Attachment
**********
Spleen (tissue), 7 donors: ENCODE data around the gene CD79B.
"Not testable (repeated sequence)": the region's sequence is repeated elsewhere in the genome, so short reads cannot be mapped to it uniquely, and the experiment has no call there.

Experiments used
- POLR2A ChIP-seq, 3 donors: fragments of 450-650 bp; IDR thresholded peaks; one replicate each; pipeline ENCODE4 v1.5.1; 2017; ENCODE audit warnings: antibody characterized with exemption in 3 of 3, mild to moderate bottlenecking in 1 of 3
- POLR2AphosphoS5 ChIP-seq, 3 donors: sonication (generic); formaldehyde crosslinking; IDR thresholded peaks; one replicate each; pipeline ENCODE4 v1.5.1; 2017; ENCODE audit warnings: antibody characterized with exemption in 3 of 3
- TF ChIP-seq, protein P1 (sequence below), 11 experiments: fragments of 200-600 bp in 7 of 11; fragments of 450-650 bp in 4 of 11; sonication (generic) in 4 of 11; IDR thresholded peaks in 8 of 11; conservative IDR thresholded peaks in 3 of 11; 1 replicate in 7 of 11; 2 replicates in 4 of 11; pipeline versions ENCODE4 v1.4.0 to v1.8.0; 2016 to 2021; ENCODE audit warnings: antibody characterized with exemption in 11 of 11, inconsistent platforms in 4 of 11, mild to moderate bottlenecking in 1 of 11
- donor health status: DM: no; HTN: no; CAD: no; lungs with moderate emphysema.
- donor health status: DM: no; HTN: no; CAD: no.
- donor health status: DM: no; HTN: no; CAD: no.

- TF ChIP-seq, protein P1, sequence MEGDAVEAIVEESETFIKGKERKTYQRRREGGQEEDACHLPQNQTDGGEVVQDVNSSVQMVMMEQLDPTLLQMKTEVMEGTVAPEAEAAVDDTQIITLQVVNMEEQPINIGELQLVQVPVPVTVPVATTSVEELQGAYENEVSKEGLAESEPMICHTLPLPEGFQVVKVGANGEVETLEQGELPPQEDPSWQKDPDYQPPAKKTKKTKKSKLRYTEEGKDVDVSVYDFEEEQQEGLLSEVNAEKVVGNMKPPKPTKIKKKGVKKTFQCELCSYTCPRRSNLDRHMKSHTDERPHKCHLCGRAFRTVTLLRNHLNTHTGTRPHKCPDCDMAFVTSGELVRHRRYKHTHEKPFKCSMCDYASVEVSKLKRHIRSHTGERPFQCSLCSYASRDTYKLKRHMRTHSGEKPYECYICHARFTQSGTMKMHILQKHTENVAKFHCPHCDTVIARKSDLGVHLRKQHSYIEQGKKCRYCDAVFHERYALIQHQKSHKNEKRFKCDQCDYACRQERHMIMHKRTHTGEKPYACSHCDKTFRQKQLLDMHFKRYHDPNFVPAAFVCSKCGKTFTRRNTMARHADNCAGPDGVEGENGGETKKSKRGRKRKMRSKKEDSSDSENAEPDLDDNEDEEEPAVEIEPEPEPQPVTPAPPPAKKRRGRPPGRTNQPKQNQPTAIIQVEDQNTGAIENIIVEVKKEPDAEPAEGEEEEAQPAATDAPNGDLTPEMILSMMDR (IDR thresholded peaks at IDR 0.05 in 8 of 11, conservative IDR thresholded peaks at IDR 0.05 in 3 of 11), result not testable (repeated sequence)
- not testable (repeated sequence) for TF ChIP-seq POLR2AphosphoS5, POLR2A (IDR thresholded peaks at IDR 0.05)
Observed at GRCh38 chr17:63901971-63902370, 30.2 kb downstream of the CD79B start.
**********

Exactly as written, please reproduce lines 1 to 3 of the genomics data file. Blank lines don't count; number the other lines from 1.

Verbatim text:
Spleen (tissue), 7 donors: ENCODE data around the gene CD79B.
"Not testable (repeated sequence)": the region's sequence is repeated elsewhere in the genome, so short reads cannot be mapped to it uniquely, and the experiment has no call there.

Experiments used